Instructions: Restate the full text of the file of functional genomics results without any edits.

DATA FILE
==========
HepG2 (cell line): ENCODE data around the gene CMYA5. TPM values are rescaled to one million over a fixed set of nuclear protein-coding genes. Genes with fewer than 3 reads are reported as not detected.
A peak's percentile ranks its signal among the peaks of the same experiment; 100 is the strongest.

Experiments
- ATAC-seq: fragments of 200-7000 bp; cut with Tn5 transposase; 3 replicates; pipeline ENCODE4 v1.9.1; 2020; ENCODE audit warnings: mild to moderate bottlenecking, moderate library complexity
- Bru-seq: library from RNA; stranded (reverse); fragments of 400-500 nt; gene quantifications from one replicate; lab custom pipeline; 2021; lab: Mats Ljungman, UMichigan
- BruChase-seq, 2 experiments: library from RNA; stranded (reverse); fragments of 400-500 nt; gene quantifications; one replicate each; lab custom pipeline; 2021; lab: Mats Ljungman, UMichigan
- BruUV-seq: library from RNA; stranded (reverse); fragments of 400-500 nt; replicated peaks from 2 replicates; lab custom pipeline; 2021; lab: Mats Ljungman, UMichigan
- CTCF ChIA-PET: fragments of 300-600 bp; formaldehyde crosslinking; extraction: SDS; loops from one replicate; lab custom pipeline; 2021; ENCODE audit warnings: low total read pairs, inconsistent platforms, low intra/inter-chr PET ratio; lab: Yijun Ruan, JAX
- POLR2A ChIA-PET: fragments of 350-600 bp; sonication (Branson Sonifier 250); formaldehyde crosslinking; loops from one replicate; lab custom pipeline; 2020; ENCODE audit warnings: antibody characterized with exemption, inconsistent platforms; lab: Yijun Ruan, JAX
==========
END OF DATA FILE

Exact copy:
HepG2 (cell line): ENCODE data around the gene CMYA5. TPM values are rescaled to one million over a fixed set of nuclear protein-coding genes. Genes with fewer than 3 reads are reported as not detected.
A peak's percentile ranks its signal among the peaks of the same experiment; 100 is the strongest.

Experiments
- ATAC-seq: fragments of 200-7000 bp; cut with Tn5 transposase; 3 replicates; pipeline ENCODE4 v1.9.1; 2020; ENCODE audit warnings: mild to moderate bottlenecking, moderate library complexity
- Bru-seq: library from RNA; stranded (reverse); fragments of 400-500 nt; gene quantifications from one replicate; lab custom pipeline; 2021; lab: Mats Ljungman, UMichigan
- BruChase-seq, 2 experiments: library from RNA; stranded (reverse); fragments of 400-500 nt; gene quantifications; one replicate each; lab custom pipeline; 2021; lab: Mats Ljungman, UMichigan
- BruUV-seq: library from RNA; stranded (reverse); fragments of 400-500 nt; replicated peaks from 2 replicates; lab custom pipeline; 2021; lab: Mats Ljungman, UMichigan
- CTCF ChIA-PET: fragments of 300-600 bp; formaldehyde crosslinking; extraction: SDS; loops from one replicate; lab custom pipeline; 2021; ENCODE audit warnings: low total read pairs, inconsistent platforms, low intra/inter-chr PET ratio; lab: Yijun Ruan, JAX
- POLR2A ChIA-PET: fragments of 350-600 bp; sonication (Branson Sonifier 250); formaldehyde crosslinking; loops from one replicate; lab custom pipeline; 2020; ENCODE audit warnings: antibody characterized with exemption, inconsistent platforms; lab: Yijun Ruan, JAX